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Thank you for the information. The two possibilities in your case are Neurodermatitis
and Brachioradial pruritis
is a condition where the nerves in any area of the body become hypersensitive and fire under normal conditions to produce a sensation of itching
. The primary problem is itching and any skin rash, redness or excoriation is secondary to the scratching. The skin may look absolutely normal. The sites can be very localized as in your case where symptoms are limited to the forearms. Itching is characteristically worse in the evenings. Stress often makes this itching worse.
This leads to an 'itch scratch cycle
'. As in the more one scratches the more the area itches and so on. The first step in treatment is to break this cycle by giving relief from itching and instructing the patient to avoid scratching as much as possible. Nerodermatitis
is much easier to treat so I would recommend trying this first:
1. Jergens Naturals Ultra Hydrating Daily Moisturizer
applied three to four times a day - under wet wrapping of bandage at night over the limbs if possible. Mix Fucibet
or 1% Cortizone
cream with the morning and night time application of the moisturizer.
After a few weeks gradually taper Fucibet cream - once at night for 1-2 weeks and then alternate day and so forth.
3. Tab Atarax
25 mg thrice a day. Atarax may require a prescription, you can use Tab Claritin
10-20 mg twice a day instead.
4. Neutrogena body oil once or twice a day is also very beneficial, particularly after bathing.
5. Stop using soaps - use a soap free cleanser like Nivea soap free body wash or Elovera body wash instead. Bath oils are also helpful.
6. Omega-3 fatty acid capsules
- take one morning and evening after meals.
7. As far as possible try not to scratch the affected areas as this leads to more itching.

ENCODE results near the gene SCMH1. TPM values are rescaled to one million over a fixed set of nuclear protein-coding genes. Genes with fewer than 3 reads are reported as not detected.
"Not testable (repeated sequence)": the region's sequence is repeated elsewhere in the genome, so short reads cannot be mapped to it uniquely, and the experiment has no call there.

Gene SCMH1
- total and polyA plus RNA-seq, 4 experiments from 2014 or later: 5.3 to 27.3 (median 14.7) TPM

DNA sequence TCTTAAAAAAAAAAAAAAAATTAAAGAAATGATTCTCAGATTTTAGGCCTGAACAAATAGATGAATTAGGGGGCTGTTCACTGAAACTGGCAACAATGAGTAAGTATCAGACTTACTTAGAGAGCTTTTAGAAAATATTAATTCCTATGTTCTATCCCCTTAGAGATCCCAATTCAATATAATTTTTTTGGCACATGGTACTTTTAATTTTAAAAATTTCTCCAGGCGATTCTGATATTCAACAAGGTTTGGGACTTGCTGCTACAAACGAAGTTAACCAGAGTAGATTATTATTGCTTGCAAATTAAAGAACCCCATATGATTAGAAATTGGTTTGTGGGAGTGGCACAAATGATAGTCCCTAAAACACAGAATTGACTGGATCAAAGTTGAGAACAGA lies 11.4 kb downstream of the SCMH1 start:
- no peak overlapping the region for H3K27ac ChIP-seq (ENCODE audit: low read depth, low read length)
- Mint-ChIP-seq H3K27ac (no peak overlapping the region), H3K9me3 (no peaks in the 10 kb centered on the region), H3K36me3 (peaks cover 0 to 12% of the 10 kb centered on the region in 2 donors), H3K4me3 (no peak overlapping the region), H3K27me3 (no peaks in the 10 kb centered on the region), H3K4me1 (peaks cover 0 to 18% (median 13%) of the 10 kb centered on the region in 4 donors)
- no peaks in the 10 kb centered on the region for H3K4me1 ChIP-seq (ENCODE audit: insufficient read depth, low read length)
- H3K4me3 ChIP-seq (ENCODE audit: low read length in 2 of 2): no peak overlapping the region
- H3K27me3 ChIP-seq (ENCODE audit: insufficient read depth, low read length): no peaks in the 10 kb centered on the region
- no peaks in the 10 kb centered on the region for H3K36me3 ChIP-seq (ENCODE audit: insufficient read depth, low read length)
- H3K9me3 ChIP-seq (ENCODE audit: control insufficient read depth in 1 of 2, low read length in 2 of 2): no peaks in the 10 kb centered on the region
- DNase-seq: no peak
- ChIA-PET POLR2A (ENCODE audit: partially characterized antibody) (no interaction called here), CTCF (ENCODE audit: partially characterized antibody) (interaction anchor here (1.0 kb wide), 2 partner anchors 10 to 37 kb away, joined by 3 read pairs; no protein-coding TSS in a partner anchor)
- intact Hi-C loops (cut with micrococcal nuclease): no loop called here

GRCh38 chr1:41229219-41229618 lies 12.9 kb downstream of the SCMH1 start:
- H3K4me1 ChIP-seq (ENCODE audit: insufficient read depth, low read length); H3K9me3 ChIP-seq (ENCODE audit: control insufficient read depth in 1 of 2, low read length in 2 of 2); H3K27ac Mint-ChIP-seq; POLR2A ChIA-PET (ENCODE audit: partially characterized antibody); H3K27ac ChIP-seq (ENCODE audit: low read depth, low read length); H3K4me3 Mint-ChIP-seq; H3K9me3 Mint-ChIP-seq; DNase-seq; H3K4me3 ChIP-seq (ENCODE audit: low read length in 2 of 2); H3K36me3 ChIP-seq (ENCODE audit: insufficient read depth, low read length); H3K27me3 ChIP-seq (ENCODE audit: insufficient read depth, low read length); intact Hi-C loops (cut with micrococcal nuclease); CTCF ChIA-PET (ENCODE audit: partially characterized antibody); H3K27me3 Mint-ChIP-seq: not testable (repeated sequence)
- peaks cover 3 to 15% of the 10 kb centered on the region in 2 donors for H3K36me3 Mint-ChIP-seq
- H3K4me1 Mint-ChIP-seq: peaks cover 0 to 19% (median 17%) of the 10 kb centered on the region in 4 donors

NOTE: Barring Fucibet and Atarax all of the above are available without a prescription.
If there is no significant improvement in 2-3 weeks of the above regimen then the diagnosis is most likely Brachioradial pruritis
. Here is a link to understanding the condition: http://dermnetnz.org/site-age-specific/brachioradial-pruritus.html
Many cases benefit from acupuncture. Correction of any cervical spine abnormality generally leads to a prompt resolution of symptoms and for this you would have to schedule a consult with both a neurologist & if required a neurosurgeon. Please note quite often cervical problems may be asymptomatic and only picked up on a scan.
Brachioradial pruritis otherwise can be quite difficult to treat but the following should help:
1. Capsaicin cream: applied 3-4 times a day over the affected area. Takes 4-6 weeks to start working
2. Tab Doxepin 25 mg once at night.
3. Cool compresses(with wrapped, crushed ice) to the affected part when the itching is unbearable.
4. Tab Gabapentin 300 mg once a day for 7 days, then dose increased by 300 mg every 4th day (i.e 300 twice a day, then 300 morning, 600 night, then 600 twice a day etc) - till the itching subsides or a maximum dose of 2400.g/day is reached or the dose cannot be increased any more because of excessive sedation.
5. An SPF 50+ sunscreen should be used over the arms in the morning and afternoon and excessive sun exposure should be avoided.
Please note: When the dose of gabapentin exceeds 600mg/day, stop the doxepin.
5% Lidocaine gel & Doxepin gel applied over the affected area has also shown benefit in some patients. These can be tried if the capsaicin does not help. Please note that all of the above will require a prescription.
Hope this information is helpful. I would recommend discussing my recommendations with your doctor when possible.